Bad Arguments for Government Secrecy


Spencer Ackerman has a list of the five worst arguments ever offered by the government to justify keeping its most egregious misdeeds secret. It includes last week’s claim by the NSA that it would violate the privacy of those whose privacy they violated if they were to reveal how many people’s privacy was violated. It also includes this one:

The 1961 Bay of Pigs fiasco was one of the worst foreign policy disasters of the 20th century. A plan hatched by CIA to overthrow the communist government of Fidel Castro led to the training of what President Kennedy was assured was a crack team of exiles — who were quickly rounded up and killed or captured almost as soon as they hit the Cuban beach.

Most accounts of the Bay of Pigs fiasco are incomplete or confusing. That’s by design. Historians have long tried to get the CIA to disclose details surrounding the plot. The final volume of the CIA’s official history has never seen daylight outside of Langley. When the disclosure advocates at George Washington University’s National Security Archive tried to read it, they learned that the CIA thought your minds are too feeble to comprehend just what happened.

In 2005, the CIA explained that it was keeping the volume secret because it risked placing “inaccurate or incomplete information into the public domain.” Scholars, reporters and the public might reach an “erroneous or distorted view of the Agency’s role in the events described in a draft or otherwise lead to public confusion.” This “inaccurate” “draft” is part of the CIA’s official history of the Bay of Pigs.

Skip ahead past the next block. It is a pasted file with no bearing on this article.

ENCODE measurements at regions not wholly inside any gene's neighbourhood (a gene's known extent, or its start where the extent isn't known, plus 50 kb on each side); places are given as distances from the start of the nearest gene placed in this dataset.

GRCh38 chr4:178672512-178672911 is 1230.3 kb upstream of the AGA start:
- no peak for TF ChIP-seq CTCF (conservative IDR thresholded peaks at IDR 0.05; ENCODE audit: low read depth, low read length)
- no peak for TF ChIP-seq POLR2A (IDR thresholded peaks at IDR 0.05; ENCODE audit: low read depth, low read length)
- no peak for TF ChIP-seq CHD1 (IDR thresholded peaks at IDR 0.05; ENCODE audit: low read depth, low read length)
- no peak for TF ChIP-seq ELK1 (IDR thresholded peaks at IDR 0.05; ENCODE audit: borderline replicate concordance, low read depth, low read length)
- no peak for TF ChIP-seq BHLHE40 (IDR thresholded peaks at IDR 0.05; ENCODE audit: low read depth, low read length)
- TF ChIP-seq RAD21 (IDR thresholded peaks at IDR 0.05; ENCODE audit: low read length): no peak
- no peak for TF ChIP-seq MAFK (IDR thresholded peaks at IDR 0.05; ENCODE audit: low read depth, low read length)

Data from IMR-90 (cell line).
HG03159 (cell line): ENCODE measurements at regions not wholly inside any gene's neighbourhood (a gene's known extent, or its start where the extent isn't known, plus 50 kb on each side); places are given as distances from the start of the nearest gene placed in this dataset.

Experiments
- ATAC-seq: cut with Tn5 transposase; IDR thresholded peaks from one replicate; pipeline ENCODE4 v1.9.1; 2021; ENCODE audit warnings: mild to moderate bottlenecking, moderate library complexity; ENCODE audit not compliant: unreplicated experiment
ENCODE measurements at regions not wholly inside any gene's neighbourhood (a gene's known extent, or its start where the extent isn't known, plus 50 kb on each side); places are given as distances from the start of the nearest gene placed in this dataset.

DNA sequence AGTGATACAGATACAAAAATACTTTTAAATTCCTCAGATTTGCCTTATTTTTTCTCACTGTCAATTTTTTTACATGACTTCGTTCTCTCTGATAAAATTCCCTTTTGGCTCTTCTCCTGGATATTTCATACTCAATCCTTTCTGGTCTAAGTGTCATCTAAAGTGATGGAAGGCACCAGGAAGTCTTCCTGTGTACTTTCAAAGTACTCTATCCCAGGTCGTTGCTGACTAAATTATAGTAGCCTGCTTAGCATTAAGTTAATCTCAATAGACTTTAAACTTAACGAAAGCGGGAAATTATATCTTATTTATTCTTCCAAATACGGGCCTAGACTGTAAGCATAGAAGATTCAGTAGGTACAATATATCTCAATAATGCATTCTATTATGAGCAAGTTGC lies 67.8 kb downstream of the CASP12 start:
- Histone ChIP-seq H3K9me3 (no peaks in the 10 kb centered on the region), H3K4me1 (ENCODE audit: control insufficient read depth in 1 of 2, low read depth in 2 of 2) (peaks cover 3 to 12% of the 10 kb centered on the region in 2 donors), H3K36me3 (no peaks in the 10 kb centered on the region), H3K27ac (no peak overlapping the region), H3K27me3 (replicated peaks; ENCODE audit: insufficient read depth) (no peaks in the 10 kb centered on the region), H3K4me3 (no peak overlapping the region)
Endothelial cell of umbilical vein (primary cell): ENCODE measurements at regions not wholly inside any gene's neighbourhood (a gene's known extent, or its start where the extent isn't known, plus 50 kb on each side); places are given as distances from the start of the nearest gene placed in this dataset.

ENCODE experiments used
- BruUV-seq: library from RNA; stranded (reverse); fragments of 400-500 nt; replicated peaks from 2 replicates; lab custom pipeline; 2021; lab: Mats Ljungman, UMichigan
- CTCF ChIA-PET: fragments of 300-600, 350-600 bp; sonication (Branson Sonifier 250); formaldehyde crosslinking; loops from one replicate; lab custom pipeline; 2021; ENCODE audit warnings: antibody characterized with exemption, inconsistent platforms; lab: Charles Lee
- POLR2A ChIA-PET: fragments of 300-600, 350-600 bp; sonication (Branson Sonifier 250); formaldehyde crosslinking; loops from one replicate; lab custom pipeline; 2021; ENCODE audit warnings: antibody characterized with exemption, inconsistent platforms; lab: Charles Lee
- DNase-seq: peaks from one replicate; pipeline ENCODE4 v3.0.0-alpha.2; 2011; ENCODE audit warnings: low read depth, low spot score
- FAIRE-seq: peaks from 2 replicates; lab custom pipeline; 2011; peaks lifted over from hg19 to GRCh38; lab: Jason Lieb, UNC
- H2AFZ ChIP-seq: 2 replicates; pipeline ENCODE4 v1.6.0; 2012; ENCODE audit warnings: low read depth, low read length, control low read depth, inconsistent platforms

The CIA’s obstinacy might have more to do with its displeasure with the volume. It’s criticized it as a “polemic of recriminations against CIA officers who later criticized the operation and against those U.S. officials who its author, [CIA historian Jack] Pfeiffer, contends were responsible for the failure of that operation.” In other words, you can’t read it because it makes the CIA look incompetent and petty.

Yes, we can’t tell you what really happened because that would give a distorted view of what happened — as opposed to having everyone use incomplete information to fill out the picture.

Comments

  1. D. C. Sessions says

    Fletcher: Your honor, I object!
    Judge: Why?
    Fletcher: Because it’s devastating to my case!

    Or, in this instance, devastating to our image (and more importantly, budget.)

  2. Skip White says

    When I was a kid, my mom’s boyfriend claimed he fought in the Bay of Pigs Invasion. Of course, he also claimed to have cured someone of their cancer using bee pollen.

  3. thisisaturingtest says

    In 2005, the CIA explained that it was keeping the volume secret because it risked placing “inaccurate or incomplete information into the public domain.” Scholars, reporters and the public might reach an “erroneous or distorted view of the Agency’s role in the events described in a draft or otherwise lead to public confusion.”

    Sounds to me like they’re more worried that accurate information might get out, leading to a clearer picture of the CIA’s role in those events. (This is obvious, isn’t it?)

  4. alanb says

    “Without censorship, things can get terribly confused in the public mind.” -General William Westmoreland, 1982.

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